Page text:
Saltwater Fishing in Georgia
From the deep waters of the Gulf Stream across a wide expanse of open Atlantic Ocean through winding tidal rivers to remote marshes, coastal Georgia offers a diversity of inviting places for the saltwater angler. Whether you fish from the surf, a fishing pier, or a boat, there is always something ready to tug on your line.
One reason that terrestrial wildlife management efforts have been so successful is the use of habitat restoration and enhancement in combination with harvest regulations to create sustainable populations of mammal and birds. This same opportunity exists in saltwater fishery management, especially in the South Atlantic region. Currently, many species of saltwater fish targeted by recreational anglers are in a stressed or overfished condition. Regulations are being used to control harvest so fish populations can rebuild, but the restoration and enhancement of fish habitat is equally important.
From the barrier island beaches out a distance of 40 miles, the seafloor of the Atlantic Ocean offshore Georgia is largely sand and sand/mud mixture. When manmade or natural material such as concrete structures or surplus vessels are placed on this seafloor they attract a wide array of marine life creating greater biodiversity and recreational fishing and diving opportunities. The list of marine species that benefit from manmade habitat numbers in the hundreds including many popular with anglers such as black sea bass, sheepshead, red snapper, gag grouper, and king mackerel. Protected species such as loggerhead sea turtles also utilize manmade habitats in the open Atlantic Ocean for foraging and resting. Many species of seabirds also feed on baitfish attracted to these areas.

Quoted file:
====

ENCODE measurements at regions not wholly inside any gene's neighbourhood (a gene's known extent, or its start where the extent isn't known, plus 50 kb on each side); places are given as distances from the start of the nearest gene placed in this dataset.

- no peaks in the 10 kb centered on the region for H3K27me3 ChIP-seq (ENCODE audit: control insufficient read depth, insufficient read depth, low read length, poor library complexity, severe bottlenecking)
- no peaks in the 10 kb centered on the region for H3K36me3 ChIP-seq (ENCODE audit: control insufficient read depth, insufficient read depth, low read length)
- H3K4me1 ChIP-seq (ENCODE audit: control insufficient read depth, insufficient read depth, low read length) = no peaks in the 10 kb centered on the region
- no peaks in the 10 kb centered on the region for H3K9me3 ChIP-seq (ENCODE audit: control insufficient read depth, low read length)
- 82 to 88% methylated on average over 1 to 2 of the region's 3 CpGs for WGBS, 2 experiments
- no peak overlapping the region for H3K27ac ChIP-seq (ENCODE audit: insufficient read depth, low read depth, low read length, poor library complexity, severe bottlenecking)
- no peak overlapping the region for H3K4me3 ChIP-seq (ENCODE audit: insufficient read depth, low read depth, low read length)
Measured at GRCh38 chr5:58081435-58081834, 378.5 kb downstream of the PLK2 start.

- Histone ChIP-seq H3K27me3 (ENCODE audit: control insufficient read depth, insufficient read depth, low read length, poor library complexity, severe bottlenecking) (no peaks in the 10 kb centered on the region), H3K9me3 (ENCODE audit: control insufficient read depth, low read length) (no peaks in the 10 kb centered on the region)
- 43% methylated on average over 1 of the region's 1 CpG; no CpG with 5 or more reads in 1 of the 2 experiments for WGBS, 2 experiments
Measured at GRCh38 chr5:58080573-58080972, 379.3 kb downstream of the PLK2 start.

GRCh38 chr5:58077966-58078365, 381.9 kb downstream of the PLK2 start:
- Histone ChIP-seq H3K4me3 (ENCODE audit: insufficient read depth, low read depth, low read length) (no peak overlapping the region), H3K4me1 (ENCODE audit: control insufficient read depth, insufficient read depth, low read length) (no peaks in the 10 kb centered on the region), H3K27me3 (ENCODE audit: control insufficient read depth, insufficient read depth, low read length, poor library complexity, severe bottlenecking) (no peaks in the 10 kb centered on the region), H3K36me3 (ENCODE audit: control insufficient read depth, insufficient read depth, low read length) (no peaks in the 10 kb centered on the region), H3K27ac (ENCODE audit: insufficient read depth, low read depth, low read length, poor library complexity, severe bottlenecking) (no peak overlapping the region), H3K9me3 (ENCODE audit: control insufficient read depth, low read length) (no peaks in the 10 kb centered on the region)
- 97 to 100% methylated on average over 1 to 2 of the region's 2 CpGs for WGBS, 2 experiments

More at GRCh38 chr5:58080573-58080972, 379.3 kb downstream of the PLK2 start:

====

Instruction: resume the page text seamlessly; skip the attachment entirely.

Oysters were once far more abundant in Georgia estuaries than today. This decline was caused by overharvest, disease, and pollution during the 20th century. Also, man failed to return oyster shells to the estuary creating a shortage of habitat for larval oysters. The end result was a loss of hundreds, if not thousands, of acres of living oyster reefs that provided habitat for a wide array of fish species popular with anglers. By placing materials along the shorelines of tidal rivers and creeks, man can create new living oyster reefs to serve as habitat for spotted seatrout, red drum, black drum, and flounder. Many species of wading and shore birds depend on living oyster reefs as feeding areas. Mammals such as the raccoon, mink, and otter can be found foraging on and around oyster reefs during low tide.
For decades, anglers have done their part to help restore and enhance fish habitat through the purchase of fishing licenses and the Federal Aid in Sport Fish Restoration Program. This year, anglers have a new opportunity to help enhance coastal fish and wildlife populations through the purchase of a new specialty license plate for their vehicle and boat trailer. The majority of the sales proceeds for the marine habitat plate featuring a red rum will go into a dedicated fund to restore and enhance fish habitat in Georgia’s estuaries and the Atlantic Ocean. For more information on the marine habitat license plate go to www.coastalgadnr.org/LicensePlate.